[csgve_title title_text=”Why Quitting Smoking Is Important” need_line=””]

bigstock--140874860Smoking is a dangerous habit that can lead to severe health problems and even death. Cigarette smoking is an addiction that is very hard, but not impossible, to quit. Over 400,000 American deaths are caused by smoking-related illnesses each year. Tobacco smoke contains over 4,000 different chemicals of which at least 43 are carcinogens. Everyone has their own reason for wanting to give up smoking but here are some of the many ways an individual can benefit from quitting:
Immediate benefits from quitting smoking
Healing – Within just 20 minutes of smoking a cigarette the body begins to heal itself. After just 1 day of quitting smoking blood pressure decreases lowering the risk of heart attack.
Better senses of smell and taste – In as little as 2 days without a cigarette the nerve endings responsible for taste and smell begin to heal which can lead to a heightened sense of smell and taste for quitters.
Save money – The average American smoker can expect to save been $1,200 and $1,700 each year that they do not smoke. Heavy smokers can save even more money.
Save time Quitter’s Circle reveals that pack-a-day smokers can save up to two hours every day they do not smoke. This quickly adds up to one full month of around-the-clock wasted time spent smoking each year.
Long-term benefits from quitting smoking
Lowers risk of cancer – Quitting smoking greatly reduces the risk of death from lung cancer as well as at least 13 other types of cancer including stomach, pancreatic, urinary bladder, kidney and cervical cancer.
Longer life – According to an article in the Archives of Internal Medicine, men who have never smoked live an average of 10 years longer than heavy smokers.
Lowers risk of heart disease – Smoking increases the chance of developing coronary heart disease by lowering good cholesterol. Smokers also have higher blood pressure which increases the risk of blood clots and stroke.
Lowers the risk of dementia and cognitive decline – Studies have shown that smoking during middle age is linked to memory issues and a decline in reasoning. Elderly smokers are at a higher risk of dementia and cognitive decline compared to nonsmokers and those who have long quit.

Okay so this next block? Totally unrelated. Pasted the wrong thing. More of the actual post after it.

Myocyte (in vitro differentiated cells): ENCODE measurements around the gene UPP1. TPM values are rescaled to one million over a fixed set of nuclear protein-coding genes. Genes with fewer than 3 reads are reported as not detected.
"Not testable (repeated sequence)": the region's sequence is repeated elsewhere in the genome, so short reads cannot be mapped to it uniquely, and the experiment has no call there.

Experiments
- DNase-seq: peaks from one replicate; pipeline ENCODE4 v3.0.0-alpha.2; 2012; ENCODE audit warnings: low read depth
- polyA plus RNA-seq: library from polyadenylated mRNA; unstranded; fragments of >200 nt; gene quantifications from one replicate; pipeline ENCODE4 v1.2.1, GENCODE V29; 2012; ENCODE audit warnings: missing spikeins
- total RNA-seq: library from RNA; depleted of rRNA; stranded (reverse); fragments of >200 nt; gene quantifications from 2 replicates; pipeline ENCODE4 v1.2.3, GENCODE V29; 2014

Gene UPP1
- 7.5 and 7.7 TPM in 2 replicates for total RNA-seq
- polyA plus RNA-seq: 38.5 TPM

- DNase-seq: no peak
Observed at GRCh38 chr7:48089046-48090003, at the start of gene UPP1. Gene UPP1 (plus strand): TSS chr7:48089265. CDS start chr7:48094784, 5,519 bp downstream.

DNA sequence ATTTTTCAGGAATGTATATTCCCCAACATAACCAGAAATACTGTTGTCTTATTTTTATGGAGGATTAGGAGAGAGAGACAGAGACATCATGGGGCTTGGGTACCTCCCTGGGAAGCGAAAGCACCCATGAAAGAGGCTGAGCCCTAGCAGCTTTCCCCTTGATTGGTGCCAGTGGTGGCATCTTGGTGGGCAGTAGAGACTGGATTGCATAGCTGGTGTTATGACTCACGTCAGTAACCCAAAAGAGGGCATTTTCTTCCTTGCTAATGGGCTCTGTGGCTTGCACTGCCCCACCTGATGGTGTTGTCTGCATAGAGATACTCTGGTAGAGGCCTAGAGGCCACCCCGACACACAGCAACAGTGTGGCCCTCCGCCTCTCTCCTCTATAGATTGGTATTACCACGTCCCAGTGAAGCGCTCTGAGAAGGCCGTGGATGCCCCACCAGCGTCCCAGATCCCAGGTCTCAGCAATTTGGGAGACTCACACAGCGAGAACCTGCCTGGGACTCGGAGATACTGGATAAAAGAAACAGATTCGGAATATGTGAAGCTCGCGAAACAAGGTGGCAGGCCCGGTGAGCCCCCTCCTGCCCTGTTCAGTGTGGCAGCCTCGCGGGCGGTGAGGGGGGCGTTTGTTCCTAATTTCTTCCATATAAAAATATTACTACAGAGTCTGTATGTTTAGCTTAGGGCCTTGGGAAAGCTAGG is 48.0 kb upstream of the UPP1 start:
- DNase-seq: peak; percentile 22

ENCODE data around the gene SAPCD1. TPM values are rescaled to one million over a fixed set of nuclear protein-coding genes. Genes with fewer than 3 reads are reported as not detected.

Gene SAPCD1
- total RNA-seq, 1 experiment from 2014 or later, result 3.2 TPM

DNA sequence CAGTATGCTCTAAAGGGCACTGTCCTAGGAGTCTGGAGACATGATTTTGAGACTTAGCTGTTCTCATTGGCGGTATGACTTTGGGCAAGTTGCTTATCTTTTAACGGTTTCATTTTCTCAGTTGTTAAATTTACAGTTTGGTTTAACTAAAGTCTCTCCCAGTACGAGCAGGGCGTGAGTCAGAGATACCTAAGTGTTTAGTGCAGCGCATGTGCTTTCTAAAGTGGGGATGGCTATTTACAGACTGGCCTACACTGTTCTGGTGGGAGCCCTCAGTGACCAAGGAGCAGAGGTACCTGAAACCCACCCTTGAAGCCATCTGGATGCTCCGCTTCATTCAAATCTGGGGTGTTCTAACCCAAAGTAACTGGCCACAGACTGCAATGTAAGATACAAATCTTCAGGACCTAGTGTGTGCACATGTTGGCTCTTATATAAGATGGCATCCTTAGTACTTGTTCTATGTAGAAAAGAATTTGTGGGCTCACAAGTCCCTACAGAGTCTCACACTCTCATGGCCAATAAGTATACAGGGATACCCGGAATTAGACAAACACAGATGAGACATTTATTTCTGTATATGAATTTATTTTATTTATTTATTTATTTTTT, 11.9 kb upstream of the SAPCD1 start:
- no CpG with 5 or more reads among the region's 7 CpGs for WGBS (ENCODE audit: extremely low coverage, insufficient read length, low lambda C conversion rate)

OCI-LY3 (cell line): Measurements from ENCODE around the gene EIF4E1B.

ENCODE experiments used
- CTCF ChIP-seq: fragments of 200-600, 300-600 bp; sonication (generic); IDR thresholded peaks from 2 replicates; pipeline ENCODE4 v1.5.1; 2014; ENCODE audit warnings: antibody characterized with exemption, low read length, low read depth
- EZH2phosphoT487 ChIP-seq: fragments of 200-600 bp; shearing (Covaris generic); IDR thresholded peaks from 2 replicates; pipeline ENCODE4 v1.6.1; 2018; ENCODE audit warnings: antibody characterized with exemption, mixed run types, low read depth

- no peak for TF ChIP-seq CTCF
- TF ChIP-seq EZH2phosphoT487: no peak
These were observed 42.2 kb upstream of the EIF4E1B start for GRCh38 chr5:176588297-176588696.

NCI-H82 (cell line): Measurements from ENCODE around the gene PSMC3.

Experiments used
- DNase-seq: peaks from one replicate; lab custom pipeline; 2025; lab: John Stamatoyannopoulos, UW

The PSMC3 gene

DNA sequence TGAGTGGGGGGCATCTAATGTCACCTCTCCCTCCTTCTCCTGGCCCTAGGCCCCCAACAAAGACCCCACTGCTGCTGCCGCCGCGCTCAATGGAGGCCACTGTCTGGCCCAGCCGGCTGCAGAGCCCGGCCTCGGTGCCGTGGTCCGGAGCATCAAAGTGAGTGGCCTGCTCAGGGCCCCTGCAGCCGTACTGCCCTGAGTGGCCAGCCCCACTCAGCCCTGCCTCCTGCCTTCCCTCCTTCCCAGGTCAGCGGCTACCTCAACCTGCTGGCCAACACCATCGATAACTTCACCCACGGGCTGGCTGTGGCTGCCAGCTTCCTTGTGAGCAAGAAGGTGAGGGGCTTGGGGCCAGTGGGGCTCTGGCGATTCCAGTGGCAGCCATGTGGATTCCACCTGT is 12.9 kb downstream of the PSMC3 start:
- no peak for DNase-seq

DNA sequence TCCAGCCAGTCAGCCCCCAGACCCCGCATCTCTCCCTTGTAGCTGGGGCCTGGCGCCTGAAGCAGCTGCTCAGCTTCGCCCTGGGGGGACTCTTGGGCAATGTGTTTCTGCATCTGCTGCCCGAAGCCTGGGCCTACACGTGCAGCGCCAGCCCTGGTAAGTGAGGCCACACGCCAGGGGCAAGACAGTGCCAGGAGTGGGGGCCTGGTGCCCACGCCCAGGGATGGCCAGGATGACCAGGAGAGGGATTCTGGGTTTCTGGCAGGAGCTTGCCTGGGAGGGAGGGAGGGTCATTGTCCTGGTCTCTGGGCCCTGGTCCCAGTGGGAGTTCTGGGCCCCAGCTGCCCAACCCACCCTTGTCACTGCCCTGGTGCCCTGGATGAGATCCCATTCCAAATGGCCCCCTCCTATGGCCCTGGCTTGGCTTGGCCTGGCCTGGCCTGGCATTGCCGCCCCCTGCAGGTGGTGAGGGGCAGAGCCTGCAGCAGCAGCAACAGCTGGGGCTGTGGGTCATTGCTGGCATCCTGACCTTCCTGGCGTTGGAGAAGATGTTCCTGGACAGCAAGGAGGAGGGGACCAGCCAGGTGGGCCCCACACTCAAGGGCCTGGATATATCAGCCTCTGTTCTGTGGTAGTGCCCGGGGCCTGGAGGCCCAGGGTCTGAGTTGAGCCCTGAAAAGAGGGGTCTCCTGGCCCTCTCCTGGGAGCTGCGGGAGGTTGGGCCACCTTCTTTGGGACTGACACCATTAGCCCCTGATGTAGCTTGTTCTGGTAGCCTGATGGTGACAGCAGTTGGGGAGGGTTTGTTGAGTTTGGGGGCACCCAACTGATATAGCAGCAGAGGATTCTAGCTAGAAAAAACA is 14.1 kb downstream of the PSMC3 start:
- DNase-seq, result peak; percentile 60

Lowers the risk of diabetes – Journal of the American Medical Association published an analysis in 2007 which found that across 25 prior studies, smokers have a 44 percent greater chance of developing type 2 diabetes. This risk was even higher for those who smoked 20 or more cigarettes per day. Additionally, those researchers estimate that about 12 percent of all type 2 diabetes in the United States can be attributed to smoking.
Improved sleep – Researchers have found that smoking can disrupt sleep which can lead to depression and anxiety. Smoking can make it harder for individuals to fall asleep and also disrupts the sleep they do get. After 2 hours of not smoking all of the nicotine has left the body. This can cause withdrawal symptoms and restlessness for smokers. According to the National Sleep Foundation, smokers are at higher risk of insomnia. Smokers are also 2.5 times more likely to develop obstructive sleep apnea.
Protect others – Quitting smoking can protect those close to smokers from the dangerous side effects of secondhand smoke. The American Lung Association estimates that secondhand smoke causes approximately 7,333 deaths from lung cancer and an additional 33,950 deaths from heart disease annually.
If you or someone you know needs help to quit smoking please click here for more information as well as free tips and tools about quitting. Smoking is one of the leading causes of stroke. After 5 years of quitting smoking the chance of stoke is equal to that of a person who has never smoked. OakBend Medical Center has the latest technology in screening and stroke prevention for patients throughout the greater Houston area. If you or a loved one has suffered from a stroke or are risk of a stroke please contact OakBend Medical Center to schedule an appointment with a stroke specialist at 281-341-3000.